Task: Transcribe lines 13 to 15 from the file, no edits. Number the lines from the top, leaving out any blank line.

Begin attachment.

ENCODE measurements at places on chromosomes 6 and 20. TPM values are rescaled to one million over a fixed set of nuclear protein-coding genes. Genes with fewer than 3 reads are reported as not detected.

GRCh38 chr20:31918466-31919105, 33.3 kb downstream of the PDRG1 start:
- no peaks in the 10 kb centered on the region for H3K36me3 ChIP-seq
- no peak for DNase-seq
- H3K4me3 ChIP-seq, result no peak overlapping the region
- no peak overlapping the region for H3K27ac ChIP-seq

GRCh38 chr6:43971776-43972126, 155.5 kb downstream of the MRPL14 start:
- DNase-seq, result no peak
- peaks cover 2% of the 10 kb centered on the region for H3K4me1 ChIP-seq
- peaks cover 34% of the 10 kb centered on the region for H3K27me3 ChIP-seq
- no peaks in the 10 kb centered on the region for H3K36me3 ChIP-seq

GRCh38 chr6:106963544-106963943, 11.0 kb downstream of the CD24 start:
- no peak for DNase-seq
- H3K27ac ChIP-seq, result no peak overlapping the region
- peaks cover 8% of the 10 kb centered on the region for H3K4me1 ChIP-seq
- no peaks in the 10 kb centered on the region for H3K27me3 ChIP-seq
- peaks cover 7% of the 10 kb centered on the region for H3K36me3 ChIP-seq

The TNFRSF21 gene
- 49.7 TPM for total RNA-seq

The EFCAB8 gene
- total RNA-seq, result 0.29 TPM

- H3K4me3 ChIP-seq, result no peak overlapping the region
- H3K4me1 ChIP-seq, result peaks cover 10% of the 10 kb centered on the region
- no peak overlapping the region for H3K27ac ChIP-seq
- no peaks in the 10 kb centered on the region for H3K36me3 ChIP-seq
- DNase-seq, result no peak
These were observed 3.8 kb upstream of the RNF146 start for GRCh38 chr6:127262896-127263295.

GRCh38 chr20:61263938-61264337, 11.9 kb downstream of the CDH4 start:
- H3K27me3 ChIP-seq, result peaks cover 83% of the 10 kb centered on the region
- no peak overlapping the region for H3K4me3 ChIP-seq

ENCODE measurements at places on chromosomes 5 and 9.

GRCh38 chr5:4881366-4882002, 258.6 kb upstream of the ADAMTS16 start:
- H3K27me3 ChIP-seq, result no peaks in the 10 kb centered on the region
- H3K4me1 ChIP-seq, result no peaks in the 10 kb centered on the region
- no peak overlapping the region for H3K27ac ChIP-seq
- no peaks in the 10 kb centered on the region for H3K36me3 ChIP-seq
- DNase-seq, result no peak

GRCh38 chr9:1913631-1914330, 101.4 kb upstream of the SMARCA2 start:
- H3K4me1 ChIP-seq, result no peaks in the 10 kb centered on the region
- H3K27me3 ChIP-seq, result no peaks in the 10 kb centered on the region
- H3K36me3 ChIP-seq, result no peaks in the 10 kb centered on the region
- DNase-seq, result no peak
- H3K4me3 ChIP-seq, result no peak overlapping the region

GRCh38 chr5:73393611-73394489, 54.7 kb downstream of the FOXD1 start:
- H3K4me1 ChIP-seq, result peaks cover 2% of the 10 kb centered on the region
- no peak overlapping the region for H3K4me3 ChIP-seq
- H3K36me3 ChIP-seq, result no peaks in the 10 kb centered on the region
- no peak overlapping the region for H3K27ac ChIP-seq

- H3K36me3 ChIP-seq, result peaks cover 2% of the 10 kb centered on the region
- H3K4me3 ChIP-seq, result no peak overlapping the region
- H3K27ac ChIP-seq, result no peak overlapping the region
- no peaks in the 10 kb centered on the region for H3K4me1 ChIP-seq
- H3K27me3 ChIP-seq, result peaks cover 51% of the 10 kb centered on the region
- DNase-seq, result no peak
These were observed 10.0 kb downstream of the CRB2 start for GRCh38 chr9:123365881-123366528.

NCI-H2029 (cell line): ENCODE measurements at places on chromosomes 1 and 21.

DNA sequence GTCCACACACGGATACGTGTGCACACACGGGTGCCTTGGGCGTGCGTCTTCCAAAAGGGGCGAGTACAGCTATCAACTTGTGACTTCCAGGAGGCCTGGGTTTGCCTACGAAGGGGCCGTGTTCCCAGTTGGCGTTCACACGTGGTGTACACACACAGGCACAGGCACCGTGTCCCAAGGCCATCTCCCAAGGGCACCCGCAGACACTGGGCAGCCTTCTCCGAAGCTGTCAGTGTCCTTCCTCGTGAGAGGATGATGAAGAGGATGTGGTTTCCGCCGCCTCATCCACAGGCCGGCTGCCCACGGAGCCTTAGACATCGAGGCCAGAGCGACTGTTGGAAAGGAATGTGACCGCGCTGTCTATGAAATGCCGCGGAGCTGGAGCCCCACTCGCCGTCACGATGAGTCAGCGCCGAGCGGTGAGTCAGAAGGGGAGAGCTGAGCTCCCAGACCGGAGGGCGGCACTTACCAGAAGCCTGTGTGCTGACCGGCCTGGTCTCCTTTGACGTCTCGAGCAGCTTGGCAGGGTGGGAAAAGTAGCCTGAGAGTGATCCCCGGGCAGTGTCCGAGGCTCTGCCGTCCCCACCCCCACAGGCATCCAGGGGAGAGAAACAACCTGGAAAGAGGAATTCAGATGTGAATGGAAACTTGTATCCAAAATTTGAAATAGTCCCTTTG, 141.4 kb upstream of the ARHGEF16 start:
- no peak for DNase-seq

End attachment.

- no peak for DNase-seq
- H3K27ac ChIP-seq, result no peak overlapping the region
- peaks cover 8% of the 10 kb centered on the region for H3K4me1 ChIP-seq